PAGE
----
Friendships come easy to some people. It’s fascinating how some people just have the gift of the gab for approaching complete strangers and somehow leaving with numbers, smiles and promises to catch up over drinks someday.
I, on the other hand, have struggled with this since high school. Being bullied, ostracised and made to feel like I never belonged, I am now somewhat guarded and reserved in person, and it takes time for me to warm up to people. In an extrovert’s world where everything is about whom you know and how well you know ’em, this can be a disadvantage (especially in a field like lifestyle journalism!).
As we get older and our time is occupied by things like family and commitments, it is natural for some friends to simply … drift apart. I’ve never been a social butterfly with a big group of friends, but the few I have kept, I treasure. I have also learnt that time is not always a determinant for good friendships, and that relationships can be fluid. I met one of my closest friends at my last workplace, where we were colleagues. Another close friend I have known since I was 13, but only became really close after high school, and one I was close to in high school but has since drifted apart. There’s also my ‘bro’ who migrated to the States (have not seen him for a decade), but still calls to wish me Happy Birthday every year. We don’t talk much, but when we do, we pick up right where we left off – it’s as if nothing has changed.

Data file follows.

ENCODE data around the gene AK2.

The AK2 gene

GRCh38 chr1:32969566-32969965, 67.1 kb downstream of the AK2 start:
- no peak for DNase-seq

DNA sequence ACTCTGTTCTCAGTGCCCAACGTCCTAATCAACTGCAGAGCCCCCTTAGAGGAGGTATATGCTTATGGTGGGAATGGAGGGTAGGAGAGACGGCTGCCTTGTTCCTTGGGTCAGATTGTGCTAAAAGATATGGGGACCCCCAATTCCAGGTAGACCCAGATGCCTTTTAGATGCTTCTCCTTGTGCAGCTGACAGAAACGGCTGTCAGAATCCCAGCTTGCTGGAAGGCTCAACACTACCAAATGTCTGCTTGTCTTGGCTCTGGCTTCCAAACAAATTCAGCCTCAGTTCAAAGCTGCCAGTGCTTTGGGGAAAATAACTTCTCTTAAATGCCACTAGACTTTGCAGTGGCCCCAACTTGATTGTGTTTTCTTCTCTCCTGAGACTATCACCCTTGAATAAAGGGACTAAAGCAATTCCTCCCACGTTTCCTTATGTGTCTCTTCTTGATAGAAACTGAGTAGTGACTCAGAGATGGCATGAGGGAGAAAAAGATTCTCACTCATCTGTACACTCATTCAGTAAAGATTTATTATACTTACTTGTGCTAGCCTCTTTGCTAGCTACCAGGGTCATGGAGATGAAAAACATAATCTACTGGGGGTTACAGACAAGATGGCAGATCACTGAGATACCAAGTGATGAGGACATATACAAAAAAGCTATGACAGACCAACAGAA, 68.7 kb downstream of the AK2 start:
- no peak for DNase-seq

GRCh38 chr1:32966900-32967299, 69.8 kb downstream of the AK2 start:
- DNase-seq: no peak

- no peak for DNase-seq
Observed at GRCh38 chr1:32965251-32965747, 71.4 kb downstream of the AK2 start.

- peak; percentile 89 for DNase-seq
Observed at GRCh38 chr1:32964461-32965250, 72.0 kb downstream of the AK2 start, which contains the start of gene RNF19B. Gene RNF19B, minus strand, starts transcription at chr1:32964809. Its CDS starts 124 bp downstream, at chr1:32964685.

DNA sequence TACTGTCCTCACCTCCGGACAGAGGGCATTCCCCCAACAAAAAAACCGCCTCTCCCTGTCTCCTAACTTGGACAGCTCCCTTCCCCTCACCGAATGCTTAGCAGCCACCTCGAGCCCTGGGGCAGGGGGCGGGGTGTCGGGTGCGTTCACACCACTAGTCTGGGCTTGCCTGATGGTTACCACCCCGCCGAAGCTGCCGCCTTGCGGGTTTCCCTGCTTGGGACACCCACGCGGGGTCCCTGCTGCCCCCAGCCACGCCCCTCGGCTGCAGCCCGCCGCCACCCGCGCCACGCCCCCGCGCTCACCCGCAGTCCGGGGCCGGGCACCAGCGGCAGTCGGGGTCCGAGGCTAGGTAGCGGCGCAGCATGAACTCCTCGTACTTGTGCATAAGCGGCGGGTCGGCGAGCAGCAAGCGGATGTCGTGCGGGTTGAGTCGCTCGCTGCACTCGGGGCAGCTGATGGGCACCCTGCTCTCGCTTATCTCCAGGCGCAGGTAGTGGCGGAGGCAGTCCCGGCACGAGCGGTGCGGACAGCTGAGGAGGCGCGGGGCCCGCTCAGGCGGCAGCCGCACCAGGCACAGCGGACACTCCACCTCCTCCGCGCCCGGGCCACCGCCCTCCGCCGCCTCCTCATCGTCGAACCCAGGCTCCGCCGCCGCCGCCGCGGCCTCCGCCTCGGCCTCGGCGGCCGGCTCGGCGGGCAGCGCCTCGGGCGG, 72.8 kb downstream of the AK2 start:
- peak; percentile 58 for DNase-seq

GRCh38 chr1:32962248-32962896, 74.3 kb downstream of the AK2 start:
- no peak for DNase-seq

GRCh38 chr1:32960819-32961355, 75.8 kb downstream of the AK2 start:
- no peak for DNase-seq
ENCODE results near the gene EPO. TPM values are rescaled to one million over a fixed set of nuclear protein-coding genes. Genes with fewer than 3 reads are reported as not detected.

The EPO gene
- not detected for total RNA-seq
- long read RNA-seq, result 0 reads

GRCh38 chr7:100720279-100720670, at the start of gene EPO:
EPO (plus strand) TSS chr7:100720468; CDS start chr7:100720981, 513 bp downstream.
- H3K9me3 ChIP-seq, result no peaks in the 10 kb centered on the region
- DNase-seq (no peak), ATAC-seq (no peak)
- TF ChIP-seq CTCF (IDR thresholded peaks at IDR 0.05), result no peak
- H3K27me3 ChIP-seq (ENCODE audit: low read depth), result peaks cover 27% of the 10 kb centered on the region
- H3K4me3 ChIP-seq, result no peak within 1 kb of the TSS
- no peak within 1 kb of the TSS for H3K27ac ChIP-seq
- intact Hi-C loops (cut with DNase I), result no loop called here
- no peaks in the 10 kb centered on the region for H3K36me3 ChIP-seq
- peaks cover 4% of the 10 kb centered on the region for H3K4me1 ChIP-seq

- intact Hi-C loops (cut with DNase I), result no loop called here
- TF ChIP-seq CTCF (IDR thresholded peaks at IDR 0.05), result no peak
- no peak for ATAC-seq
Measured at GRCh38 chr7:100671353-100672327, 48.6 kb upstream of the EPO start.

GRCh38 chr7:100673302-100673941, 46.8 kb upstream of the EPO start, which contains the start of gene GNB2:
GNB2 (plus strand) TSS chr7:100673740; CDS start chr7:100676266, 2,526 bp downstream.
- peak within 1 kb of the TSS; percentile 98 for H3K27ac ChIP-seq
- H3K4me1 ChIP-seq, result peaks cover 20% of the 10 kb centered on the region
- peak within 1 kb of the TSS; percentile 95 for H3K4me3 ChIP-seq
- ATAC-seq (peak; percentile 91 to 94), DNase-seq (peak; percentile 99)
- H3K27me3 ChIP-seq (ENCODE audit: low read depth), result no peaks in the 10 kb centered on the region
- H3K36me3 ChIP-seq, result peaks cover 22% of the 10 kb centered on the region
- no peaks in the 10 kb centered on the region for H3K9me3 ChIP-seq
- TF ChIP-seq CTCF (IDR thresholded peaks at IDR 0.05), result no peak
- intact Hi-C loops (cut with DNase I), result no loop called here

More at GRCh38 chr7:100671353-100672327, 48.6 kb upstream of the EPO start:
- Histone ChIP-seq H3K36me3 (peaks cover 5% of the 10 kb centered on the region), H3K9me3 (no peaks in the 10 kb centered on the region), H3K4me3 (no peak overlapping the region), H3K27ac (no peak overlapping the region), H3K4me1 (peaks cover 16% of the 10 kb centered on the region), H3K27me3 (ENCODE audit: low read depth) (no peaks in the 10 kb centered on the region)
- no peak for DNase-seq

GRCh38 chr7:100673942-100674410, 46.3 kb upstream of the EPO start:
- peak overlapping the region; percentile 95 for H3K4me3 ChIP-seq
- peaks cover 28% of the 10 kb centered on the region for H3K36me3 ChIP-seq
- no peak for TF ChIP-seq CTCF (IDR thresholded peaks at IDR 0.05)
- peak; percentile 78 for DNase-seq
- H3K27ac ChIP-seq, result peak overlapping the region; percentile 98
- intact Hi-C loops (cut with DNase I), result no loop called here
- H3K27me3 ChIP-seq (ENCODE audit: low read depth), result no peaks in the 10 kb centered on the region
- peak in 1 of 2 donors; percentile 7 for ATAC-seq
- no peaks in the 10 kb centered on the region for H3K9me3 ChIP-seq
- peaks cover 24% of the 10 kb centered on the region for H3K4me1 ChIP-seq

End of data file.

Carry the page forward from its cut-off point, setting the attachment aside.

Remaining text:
There was a time where I expected my friends to be perfect friends, which they are, of course, not. Nobody is. Even lovers fight and disagree, what more friends? One of the biggest lessons I’ve learned is to let go of the hurt and betrayal I’ve carried and not project it onto my friendships. If all else fails, live, let go and wish them all the best.
Life’s too short for regrets.